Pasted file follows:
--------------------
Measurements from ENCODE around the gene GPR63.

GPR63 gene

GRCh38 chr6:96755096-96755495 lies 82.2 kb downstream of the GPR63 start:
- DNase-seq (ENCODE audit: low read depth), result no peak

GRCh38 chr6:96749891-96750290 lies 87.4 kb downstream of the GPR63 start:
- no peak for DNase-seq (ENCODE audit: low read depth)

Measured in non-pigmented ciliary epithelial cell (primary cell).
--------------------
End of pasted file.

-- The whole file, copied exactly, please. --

Measurements from ENCODE around the gene GPR63.

GPR63 gene

GRCh38 chr6:96755096-96755495 lies 82.2 kb downstream of the GPR63 start:
- DNase-seq (ENCODE audit: low read depth), result no peak

GRCh38 chr6:96749891-96750290 lies 87.4 kb downstream of the GPR63 start:
- no peak for DNase-seq (ENCODE audit: low read depth)

Measured in non-pigmented ciliary epithelial cell (primary cell).